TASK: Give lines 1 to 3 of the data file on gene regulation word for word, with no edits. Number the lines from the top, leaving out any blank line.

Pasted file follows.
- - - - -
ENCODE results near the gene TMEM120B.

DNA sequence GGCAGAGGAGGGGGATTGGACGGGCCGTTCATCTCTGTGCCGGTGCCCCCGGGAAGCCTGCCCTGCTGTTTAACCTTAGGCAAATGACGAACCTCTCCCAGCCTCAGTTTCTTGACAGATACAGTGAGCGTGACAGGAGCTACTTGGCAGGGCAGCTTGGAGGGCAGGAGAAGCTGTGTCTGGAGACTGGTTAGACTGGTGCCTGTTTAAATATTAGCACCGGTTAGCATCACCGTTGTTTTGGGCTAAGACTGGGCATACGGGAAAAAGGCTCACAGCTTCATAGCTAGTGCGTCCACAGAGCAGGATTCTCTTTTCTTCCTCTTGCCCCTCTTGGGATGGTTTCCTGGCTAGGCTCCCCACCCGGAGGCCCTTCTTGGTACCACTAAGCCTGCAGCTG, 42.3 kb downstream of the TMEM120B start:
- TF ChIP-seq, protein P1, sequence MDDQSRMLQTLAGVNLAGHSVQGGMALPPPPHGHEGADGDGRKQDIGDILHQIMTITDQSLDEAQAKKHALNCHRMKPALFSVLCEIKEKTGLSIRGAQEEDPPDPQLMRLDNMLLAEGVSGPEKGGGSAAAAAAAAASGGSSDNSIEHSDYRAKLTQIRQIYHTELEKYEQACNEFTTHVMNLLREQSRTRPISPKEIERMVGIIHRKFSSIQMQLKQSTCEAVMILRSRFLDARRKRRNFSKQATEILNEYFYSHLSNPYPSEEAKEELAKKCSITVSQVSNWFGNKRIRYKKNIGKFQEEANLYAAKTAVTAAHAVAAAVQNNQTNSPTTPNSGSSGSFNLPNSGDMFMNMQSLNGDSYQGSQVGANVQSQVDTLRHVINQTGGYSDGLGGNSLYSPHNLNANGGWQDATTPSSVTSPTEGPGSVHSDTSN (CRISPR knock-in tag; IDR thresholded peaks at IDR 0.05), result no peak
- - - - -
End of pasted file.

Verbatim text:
ENCODE results near the gene TMEM120B.

DNA sequence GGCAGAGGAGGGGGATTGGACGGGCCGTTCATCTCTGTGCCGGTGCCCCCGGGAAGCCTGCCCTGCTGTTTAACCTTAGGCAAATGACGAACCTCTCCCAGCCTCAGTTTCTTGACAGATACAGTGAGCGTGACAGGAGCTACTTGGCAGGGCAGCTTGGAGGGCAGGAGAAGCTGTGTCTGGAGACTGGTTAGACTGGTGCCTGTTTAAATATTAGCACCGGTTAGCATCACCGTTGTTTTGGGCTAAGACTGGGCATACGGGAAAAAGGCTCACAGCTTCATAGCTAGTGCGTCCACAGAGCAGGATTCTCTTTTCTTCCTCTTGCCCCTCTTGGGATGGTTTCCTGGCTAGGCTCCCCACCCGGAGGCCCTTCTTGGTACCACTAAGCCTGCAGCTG, 42.3 kb downstream of the TMEM120B start:
- TF ChIP-seq, protein P1, sequence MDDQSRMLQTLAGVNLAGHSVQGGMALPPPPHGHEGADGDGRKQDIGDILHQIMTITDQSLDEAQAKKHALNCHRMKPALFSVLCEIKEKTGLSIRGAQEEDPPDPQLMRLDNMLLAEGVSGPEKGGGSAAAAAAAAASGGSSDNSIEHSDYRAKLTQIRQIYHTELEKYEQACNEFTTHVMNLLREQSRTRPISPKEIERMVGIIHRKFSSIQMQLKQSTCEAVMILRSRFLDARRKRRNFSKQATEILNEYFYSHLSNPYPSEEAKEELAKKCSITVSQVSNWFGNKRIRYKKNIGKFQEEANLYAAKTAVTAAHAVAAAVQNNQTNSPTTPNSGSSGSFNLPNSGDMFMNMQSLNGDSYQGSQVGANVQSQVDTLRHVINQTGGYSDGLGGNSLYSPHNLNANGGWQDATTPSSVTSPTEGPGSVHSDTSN (CRISPR knock-in tag; IDR thresholded peaks at IDR 0.05), result no peak